A quiet revolution is taking place in the world of business information technology. And like many revolutions through history, it began in the street, apparently spontaneously and was largely dismissed before it became too large to ignore.The revolution is "consumerization" and it is turning business IT on its collective head, changing both the type of technology that is used for business computing,and the way in which users think about information. Moreover, it is redefining the role of the CIO and IT department in light of business requirements and how enterprise software is built. Consumerization is simply the adoption of "consumer" technologies within business IT. Rather than IT departments run as command and control organizations that set policies and define strategy for company issued devices and applications,users are increasingly bringing their own devices – smartphones, personal tablets and laptops – into the office to use for business. With them users are bringing web-based or cloud-based tools that are more easy to use than corporate alternatives.
It may seem like a small change,yet the ramifications are immense because they change everything we assume to be true about how technology enters the workplace,what happens to information processing and how users expect to interact and use business applications.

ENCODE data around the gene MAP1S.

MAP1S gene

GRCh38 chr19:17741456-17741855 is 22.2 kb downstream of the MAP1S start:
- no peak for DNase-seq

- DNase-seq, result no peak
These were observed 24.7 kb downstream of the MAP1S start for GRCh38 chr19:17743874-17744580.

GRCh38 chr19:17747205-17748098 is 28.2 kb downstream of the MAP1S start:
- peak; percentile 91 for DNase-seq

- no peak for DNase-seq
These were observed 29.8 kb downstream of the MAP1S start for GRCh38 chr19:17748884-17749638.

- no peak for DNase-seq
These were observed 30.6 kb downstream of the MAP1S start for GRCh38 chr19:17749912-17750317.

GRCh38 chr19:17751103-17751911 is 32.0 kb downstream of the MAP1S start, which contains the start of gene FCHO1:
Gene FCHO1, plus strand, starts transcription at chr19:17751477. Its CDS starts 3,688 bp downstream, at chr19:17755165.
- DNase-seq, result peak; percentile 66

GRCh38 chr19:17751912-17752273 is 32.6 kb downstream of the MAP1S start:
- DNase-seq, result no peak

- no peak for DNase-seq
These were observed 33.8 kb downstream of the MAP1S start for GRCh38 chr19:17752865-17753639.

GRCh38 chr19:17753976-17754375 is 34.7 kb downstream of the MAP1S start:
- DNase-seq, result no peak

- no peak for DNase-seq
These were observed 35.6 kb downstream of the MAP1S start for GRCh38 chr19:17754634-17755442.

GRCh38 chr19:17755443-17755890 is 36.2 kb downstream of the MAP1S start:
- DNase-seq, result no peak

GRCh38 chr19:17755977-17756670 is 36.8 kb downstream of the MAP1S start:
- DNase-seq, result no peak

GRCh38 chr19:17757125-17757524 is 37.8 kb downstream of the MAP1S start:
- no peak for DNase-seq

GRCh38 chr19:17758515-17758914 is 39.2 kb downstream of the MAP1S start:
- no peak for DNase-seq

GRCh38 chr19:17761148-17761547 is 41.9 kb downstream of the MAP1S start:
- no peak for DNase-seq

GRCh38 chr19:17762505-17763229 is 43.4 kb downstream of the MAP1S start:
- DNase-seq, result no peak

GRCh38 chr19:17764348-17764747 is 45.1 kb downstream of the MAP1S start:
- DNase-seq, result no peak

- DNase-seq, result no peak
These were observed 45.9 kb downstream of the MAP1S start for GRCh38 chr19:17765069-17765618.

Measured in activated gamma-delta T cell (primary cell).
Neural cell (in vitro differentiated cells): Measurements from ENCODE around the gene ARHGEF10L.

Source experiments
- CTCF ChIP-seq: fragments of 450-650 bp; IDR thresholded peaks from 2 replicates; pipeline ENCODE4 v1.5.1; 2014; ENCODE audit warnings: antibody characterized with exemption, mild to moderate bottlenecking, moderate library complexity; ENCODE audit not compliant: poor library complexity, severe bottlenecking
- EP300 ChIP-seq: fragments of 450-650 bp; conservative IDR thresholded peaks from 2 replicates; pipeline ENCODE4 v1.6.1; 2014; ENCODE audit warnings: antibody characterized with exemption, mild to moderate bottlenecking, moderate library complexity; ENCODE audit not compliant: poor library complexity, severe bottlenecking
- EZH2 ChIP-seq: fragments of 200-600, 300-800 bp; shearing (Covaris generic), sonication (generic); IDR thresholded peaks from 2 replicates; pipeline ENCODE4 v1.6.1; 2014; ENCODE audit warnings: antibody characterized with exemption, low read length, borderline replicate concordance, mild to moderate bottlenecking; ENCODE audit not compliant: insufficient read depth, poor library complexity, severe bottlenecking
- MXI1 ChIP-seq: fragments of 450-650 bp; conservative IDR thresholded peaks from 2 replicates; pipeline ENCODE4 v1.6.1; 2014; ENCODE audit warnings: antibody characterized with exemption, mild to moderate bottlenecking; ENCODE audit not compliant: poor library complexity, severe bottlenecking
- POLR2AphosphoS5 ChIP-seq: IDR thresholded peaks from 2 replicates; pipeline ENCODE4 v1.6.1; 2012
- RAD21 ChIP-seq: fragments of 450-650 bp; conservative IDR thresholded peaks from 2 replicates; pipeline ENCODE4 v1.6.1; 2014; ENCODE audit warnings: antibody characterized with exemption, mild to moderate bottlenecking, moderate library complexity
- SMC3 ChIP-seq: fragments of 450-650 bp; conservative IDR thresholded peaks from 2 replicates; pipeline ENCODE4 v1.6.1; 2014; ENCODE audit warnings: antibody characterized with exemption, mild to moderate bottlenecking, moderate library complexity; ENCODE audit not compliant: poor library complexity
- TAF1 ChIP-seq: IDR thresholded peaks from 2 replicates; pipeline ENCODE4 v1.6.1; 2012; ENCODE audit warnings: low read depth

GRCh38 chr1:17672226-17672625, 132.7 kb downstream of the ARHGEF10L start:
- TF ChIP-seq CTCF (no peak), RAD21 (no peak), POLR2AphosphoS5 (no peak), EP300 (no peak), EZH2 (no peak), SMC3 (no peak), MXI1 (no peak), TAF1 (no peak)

In developed countries with decades of entrenched IT organizations with robust policies and processes in place, the first signs of consumerization usually appear in the boardroom, and in pockets of new-hires. Senior executives and board members start the consumerization ball rolling with demand to use personal tablets to run business applications such as email or to access corporate file servers, which pushes CIOs to reassess their policies, procedures and technologies needed to make the transition.
In India and other emerging markets, consumerization is almost always driven from ground up by new generation of employees who have grown up with their mobile devices. And the challenge is little different than what we see in developed countries. In a fast growing market like India – yes, even a slow growth of 6% is fast by developed market standards – the IT organization faces dual challenges. On the one hand, burgeoning organizations need standards and policies created and enforced to allow them to scale and prevent chaos. On the other, new hires—especially younger workers –want to bring their own smartphones,already laden with applications to connect them to the corporate plan to receive email and access corporate applications anywhere, anytime.
In both worlds these behaviors have significant impact on IT. Both begin the inevitable shift of power away from a centralized IT function to the business user – and it is that shift of power, the democratization or de-centralization of control that really defines the impact of consumerization more than any individual technology or tool. Once the doors are open to using personal tablets and phones, the flood of personal devices, tools, applications and data services follows quickly behind. Enterprise applications need to be built to appear as if they are built to run on these devices. Neither these devices nor the new users have tolerance for old way of interacting with enterprise applications.